Now the part of town we live in is very quiet and off the beaten path. One of the officers saw me and recognized me, as he’d been one of the guys arresting the panhandler! I was beyond annoyed that this young woman hadn’t bothered to ask Veeka where her mother was, as Veeka could have told her I was watching her out our window. This happens a lot, I’ve found; people don’t bother to ask basic questions but assume the worse and call the police on you! Of course the officers and I had a nice conversation and they said it’s unusual for a kid just to be wandering about alone. Most kids have someone with them. We don’t have that luxury in that we know no one here and no one has really befriended us. But I do wonder about some of the locals. Like someone just posted a note on my door complaining about some things I had done with the cardboard boxes from us moving in. I hadn’t stacked them right in the condo recycling center, it seems; however some of the things this person accused me of, I didn’t do! This is such a sign of the times and how impersonal things can be. People hide behind their cell phones and never go out and talk with people, nor check to see if their crazy assumptions are correct.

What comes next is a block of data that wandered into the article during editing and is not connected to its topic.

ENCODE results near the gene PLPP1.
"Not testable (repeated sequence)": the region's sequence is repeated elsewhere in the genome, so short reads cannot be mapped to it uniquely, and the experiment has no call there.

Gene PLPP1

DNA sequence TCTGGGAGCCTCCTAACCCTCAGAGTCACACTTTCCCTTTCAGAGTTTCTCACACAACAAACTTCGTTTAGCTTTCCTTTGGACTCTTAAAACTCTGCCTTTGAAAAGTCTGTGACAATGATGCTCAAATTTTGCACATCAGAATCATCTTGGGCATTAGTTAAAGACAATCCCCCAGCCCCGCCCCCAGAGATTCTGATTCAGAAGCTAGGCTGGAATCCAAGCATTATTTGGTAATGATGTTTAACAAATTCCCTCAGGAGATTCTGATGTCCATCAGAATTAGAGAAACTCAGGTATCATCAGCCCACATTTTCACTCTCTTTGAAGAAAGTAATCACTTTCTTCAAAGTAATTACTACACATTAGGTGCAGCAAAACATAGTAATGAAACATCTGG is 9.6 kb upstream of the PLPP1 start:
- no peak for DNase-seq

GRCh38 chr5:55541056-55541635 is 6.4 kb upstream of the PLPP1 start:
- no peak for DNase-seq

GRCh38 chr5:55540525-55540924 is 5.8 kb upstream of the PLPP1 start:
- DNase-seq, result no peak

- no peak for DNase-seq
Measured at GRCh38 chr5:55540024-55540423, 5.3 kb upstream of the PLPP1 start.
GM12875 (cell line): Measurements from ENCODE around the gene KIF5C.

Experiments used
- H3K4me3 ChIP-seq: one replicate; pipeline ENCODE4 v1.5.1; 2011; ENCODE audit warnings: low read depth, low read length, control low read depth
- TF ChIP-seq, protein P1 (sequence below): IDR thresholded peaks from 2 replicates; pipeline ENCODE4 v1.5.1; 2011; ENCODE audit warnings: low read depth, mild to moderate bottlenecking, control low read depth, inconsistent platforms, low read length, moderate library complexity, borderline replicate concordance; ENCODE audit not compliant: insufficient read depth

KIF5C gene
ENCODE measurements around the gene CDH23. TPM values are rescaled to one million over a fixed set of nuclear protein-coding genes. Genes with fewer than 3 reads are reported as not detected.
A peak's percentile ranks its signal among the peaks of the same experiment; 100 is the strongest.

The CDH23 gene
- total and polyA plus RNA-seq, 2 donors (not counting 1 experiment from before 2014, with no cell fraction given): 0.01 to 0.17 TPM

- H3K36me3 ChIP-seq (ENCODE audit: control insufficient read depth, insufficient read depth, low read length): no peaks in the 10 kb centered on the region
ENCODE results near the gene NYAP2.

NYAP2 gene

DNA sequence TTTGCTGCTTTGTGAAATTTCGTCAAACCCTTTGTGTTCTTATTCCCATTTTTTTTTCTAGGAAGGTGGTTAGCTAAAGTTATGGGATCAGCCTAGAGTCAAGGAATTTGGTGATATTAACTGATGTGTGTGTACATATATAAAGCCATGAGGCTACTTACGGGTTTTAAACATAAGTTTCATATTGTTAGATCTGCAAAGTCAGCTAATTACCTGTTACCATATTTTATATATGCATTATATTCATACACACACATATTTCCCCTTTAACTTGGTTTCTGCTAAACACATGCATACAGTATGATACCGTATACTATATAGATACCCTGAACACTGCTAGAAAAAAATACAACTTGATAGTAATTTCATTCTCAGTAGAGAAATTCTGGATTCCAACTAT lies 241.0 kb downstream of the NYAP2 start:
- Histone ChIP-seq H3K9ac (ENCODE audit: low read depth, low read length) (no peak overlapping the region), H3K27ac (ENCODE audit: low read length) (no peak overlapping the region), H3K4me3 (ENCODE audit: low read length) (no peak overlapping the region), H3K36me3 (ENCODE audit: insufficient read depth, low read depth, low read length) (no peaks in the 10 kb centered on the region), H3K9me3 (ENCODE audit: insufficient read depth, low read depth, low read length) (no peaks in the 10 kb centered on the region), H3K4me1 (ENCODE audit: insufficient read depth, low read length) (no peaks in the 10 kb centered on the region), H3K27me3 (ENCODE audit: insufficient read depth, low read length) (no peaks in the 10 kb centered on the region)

So last weekend, I went down to Portland for a day to meet with a group of friends I’ve known for some 35 years and spend time with them. It was lovely to be with people to whom I didn’t have to explain myself nor Veeka. Other than that, am treading water on several fronts. My father is doing better, thank God. But the job hunt is going very slowly. My book on serpent handlers that I worked so hard on hasn’t gotten accepted by any publisher and my agent has tried quite a few. The religious market where I’ve sold my previous four books doesn’t want to touch this one with a 10-foot pole, because, as one explained to the agent, there’s no spiritual “take away” to the book. In other words, no clear moral or happy ending. Sigh – do these folks get what real life is about? And I thought there were many moral lessons in my narrative. But the secular outlets aren’t biting either, which frustrates us a lot, as I got tons of hits when I wrote about the same folks for the Washington Post and Wall Street Journal. Plus, the advance from this book was what I’d counted on to support me this fall while I’m in between jobs.